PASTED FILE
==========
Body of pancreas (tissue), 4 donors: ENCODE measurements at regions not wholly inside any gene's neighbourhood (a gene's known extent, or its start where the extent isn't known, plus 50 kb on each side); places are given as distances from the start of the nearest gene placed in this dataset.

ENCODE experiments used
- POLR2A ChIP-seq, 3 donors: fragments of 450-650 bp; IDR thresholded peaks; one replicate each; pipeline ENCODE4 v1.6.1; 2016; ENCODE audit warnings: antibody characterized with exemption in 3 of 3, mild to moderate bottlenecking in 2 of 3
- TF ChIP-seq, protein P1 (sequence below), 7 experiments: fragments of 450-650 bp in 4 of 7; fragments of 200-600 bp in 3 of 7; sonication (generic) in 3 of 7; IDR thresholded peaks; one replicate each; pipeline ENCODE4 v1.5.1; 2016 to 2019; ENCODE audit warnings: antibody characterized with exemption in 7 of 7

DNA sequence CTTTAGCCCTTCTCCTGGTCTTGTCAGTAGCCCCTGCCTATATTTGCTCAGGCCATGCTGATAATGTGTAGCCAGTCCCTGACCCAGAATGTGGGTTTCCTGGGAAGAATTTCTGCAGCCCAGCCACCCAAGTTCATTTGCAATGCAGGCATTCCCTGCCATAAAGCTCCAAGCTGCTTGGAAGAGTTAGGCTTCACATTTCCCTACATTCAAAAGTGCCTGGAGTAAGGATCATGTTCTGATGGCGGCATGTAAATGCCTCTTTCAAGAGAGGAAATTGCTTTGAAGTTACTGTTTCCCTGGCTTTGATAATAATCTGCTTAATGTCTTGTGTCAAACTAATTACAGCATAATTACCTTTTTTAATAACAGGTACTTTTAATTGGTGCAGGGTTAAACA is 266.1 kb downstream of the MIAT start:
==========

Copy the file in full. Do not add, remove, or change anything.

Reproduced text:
Body of pancreas (tissue), 4 donors: ENCODE measurements at regions not wholly inside any gene's neighbourhood (a gene's known extent, or its start where the extent isn't known, plus 50 kb on each side); places are given as distances from the start of the nearest gene placed in this dataset.

ENCODE experiments used
- POLR2A ChIP-seq, 3 donors: fragments of 450-650 bp; IDR thresholded peaks; one replicate each; pipeline ENCODE4 v1.6.1; 2016; ENCODE audit warnings: antibody characterized with exemption in 3 of 3, mild to moderate bottlenecking in 2 of 3
- TF ChIP-seq, protein P1 (sequence below), 7 experiments: fragments of 450-650 bp in 4 of 7; fragments of 200-600 bp in 3 of 7; sonication (generic) in 3 of 7; IDR thresholded peaks; one replicate each; pipeline ENCODE4 v1.5.1; 2016 to 2019; ENCODE audit warnings: antibody characterized with exemption in 7 of 7

DNA sequence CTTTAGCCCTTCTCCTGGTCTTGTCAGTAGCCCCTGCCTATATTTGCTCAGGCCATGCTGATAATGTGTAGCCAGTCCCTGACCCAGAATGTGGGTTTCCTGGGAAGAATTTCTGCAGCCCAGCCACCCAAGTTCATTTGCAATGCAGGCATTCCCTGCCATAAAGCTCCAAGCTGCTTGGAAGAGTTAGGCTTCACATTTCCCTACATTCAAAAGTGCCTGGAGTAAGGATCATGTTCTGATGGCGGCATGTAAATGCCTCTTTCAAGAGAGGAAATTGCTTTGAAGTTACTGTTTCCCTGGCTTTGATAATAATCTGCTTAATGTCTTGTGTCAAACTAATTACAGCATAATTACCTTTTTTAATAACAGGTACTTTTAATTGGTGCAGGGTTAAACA is 266.1 kb downstream of the MIAT start: